On Driftmark, home of Rhaenyra’s allies House Velaryon, a recovering Lord Corlys inspects the repairs to his navy’s flagship. He exchanges a few words with Alyn, a shipworker. Alyn mentions his brother Addam. If you think this whole conversation seemed weirdly weighted with unspoken meaning, you’re not wrong. Watch this space.

Small Council, big problems

Switch to Team Green. At the Red Keep, Ser Arryk walks the battlements. (Remember: Arryk supports Aegon, while his twin Erryk supports Rhaenyra. Brother against brother! Ken Burns would plotz!) When a dragon is spotted, the soldiers prepare to defend the castle with scorpions. Which, just to be clear, are giant crossbow-thingies. If when you read “defend the castle with scorpions” just now, you pictured a bunch of soldiers pelting the dragon with mean-tempered-by-nature arachnids, put that right out of your mind.

Once they see that the dragon in question is hoary old Vhagar, flown by Aemond, they stand down. (This scene exists to show us that Team Green knows they’re working at a distinct dragon deficit, and have been making plans accordingly.)

King Aegon the Aess enters his sister-wife Helaena’s room, where one of their twins, the girl Jaehaera, plays by the fire. Heleana looks up from her embroidery (see what I mean? About the stitching?) long enough to tell Aegon that their other twin Jaehaerys, who is Aegon’s heir, is in the library. Also that she’s worried about the rats in the Red Keep. Look, I’ve been telling you and telling you that there’s a story reason why practically every character in season 1 mentioned the damn rats at one time or another. The payoff is coming. Not long now. Hold tight.

Dowager Queen Alicent and Criston Cole are together in her bedchamber, doing that thing that two people do together in bedchambers that isn’t sleeping or scrolling on their phones.

At the Small Council, it’s Bring Your Heir to Work Day, as Aegon encourages Li’l Jaehaerys to humiliate the obsequious Ser Tyland Lannister. These hijinks might distract you from the important information being conveyed in this scene, namely that: They haven’t yet heard if the North (House Stark) or the Vale (House Arryn) will join their side (spoiler: they won’t). But they do have the Stormlands (House Baratheon) behind them, and the Westerlands (House Lannister) and the Reach (House Hightower). In the Riverlands, however, many Lords of that realm are flying Rhaenyra’s banner.

Aegon, predictably, wants to burn the Riverlords to ash, starting with Lord Tully at Riverrun; Alicent and Otto, equally predictably, urge patience.

Lord Larys stops Alicent on her way out of the meeting and informs her that A: He knows about her and Cole, and B: He’s slaughtered the spies among her servants who were feeding information to Mysaria (remember her? The White Worm?).

 Rhaenyra (Emma D'Arcy) gazes into the depths.
Theo Whitman / HBO
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HBO
Rhaenyra (Emma D'Arcy) gazes into the depths.

Back to the shores of Shipbreaker Bay: Rhaenyra finds the remains of her son Lucerys and his dragon Arrax – and terrifies some locals in the process.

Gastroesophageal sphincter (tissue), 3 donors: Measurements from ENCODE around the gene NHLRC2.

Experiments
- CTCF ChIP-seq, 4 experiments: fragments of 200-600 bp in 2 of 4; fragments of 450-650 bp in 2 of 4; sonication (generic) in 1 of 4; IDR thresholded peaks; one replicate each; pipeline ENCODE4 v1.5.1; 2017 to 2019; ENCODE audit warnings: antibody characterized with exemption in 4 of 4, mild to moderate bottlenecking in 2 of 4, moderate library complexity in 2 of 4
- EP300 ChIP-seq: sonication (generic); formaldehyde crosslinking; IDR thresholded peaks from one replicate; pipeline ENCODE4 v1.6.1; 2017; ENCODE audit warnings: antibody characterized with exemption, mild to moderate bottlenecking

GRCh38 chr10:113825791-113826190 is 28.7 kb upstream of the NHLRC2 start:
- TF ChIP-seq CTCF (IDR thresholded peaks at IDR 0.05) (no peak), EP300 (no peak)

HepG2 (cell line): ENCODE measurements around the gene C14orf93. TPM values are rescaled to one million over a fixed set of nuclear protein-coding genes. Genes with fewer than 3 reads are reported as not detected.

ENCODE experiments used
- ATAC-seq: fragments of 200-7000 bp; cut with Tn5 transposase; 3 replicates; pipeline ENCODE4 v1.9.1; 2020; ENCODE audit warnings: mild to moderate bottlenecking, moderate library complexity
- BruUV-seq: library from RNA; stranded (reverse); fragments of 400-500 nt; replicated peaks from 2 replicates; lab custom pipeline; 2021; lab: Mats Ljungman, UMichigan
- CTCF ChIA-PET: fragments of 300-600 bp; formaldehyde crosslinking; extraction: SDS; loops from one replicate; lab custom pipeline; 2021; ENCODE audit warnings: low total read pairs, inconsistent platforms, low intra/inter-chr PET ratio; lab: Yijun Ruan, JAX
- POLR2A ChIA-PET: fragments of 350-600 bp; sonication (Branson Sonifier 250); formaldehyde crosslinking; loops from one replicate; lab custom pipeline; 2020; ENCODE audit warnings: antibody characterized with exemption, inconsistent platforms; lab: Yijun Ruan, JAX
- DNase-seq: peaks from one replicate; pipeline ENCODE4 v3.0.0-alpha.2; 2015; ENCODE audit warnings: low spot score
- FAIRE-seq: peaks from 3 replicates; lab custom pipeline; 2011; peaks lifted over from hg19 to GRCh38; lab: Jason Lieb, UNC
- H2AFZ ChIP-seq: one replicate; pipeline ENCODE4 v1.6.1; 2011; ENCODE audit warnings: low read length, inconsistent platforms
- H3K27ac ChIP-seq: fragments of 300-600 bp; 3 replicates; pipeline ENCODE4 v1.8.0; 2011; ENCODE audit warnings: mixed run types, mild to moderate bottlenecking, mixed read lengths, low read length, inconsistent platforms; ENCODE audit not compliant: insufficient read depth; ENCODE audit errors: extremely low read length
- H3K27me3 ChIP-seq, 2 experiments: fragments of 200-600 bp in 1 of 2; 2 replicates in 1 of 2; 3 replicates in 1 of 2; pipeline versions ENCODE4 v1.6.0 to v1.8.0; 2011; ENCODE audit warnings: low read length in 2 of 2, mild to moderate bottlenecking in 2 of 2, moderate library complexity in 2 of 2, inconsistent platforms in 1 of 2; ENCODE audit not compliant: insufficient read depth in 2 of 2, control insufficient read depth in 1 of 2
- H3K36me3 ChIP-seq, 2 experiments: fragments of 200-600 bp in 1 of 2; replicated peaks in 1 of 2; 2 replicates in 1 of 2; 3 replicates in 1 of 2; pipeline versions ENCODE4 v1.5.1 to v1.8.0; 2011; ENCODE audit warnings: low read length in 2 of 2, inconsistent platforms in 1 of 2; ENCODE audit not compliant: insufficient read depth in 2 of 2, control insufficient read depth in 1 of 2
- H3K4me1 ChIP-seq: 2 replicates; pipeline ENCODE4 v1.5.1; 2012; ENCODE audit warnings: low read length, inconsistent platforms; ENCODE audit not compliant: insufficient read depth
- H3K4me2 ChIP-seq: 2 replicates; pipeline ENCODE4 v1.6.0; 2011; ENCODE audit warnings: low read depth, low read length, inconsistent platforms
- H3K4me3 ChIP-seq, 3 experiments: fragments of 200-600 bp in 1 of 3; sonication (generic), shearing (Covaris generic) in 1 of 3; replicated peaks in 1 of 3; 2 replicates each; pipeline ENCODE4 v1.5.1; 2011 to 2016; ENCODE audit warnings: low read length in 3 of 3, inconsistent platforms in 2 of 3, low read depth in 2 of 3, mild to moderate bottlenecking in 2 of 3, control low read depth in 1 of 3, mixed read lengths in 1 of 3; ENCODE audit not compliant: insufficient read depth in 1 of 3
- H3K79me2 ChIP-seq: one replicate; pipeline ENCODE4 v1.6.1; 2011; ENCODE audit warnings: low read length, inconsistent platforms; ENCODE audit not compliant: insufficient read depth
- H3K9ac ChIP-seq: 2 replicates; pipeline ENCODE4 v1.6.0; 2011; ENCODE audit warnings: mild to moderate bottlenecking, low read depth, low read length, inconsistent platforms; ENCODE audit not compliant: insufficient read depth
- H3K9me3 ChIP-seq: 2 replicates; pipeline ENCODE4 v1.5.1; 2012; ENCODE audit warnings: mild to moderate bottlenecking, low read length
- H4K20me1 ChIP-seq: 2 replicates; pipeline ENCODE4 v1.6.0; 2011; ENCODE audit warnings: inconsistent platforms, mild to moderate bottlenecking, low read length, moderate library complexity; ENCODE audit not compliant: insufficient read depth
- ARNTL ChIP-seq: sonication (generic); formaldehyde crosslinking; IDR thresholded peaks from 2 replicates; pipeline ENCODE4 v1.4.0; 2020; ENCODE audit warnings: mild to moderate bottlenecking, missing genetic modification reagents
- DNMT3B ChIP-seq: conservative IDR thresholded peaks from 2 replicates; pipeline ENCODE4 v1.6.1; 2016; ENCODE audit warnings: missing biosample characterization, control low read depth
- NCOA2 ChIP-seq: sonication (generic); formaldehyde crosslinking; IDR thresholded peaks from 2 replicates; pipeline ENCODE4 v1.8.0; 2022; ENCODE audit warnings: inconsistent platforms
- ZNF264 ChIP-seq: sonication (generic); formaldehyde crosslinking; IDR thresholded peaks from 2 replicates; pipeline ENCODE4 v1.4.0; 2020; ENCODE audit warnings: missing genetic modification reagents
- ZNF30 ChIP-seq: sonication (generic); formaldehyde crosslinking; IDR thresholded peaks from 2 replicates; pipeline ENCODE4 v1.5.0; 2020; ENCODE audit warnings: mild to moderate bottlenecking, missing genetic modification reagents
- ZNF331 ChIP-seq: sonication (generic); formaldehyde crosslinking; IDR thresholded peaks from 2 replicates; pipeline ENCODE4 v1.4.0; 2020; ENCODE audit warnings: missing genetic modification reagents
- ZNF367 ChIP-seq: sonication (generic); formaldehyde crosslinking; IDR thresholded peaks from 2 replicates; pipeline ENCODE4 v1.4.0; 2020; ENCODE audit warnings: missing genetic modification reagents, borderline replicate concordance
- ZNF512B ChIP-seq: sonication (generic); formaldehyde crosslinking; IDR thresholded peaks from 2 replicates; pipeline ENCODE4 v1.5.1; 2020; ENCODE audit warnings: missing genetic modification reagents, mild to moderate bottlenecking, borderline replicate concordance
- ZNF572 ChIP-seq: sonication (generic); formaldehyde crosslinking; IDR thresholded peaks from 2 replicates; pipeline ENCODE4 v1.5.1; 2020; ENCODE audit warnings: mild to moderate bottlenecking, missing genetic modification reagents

“The taxation of trade routes to outlying star systems is a source of dispute …”

In the Great Hall of the Red Keep, Aegon II gets down to the dull business of actually ruling a kingdom, but his every edict is quietly countermanded by Otto, who’s all about practicality and the needs of the realm and taxes and eating his broccoli and managing his 401k and just generally pumping the brakes on Aegon’s willfulness. This is noticed by Larys, who plants the seed in Aegon’s tiny, tiny mind that perhaps he should choose a Hand of the King who’s less of a frustrating fuddy-duddy; someone more in line with Aegon’s bold vision for a new Westeros.

Pay attention to the blacksmith in this scene who petitions Aegon to pay up already for the weapons he’s forged. That’s Hugh; he’ll be back.

Alicent upbraids Otto for undercutting her at the Small Council; they proceed to discuss Aegon and Aemond as if they’re just a coupla impetuous little scamps who’ll grow up, calm down and see reason soon enough. It’s not working; you can tell that neither truly believes this, and are both desperately trying to figure out their respective roles in this new, wantonly violent Aegon Era.

Team Black again: Lord Erryk finds Mysaria (she’s back) stowing away on a ship and brings her before her old lover Daemon. He’s furious at her for selling secrets to Otto, but she professes to being unconcerned with the weird little reindeer games played by the High Houses. Erryk asks Daemon to treat her kindly, which causes Daemon to lay into Erryk for not killing Aegon when he had the chance. Erryk, being a trained knight, neatly parries this verbal thrust by pointing out that he was sworn to defend every member of the royal family, and once they started turning on each other, his oath was rendered deeply, unresolvably moot.

Sonoya Mizuno as Mysaria.
Ollie Upton / HBO
/
HBO
Sonoya Mizuno as Mysaria.

Daemon’s not one to concede a point, but he’s spared from having to do so when Rhaenyra returns. She makes her way to the Painted (not actually Painted, technically Glowing) Table and receives updates: Daemon wants to fly to Harrenhal in the Riverlands and shore up the Riverlords’ support. Corlys’s naval blockade is preventing any supplies from getting to King’s Landing by sea. They await her orders.

Rhaenyra’s only got one – it’s the one and only line Emma D’Arcy gets in this episode, and they sell the hell out of it: “I want Aemond Targaryen.”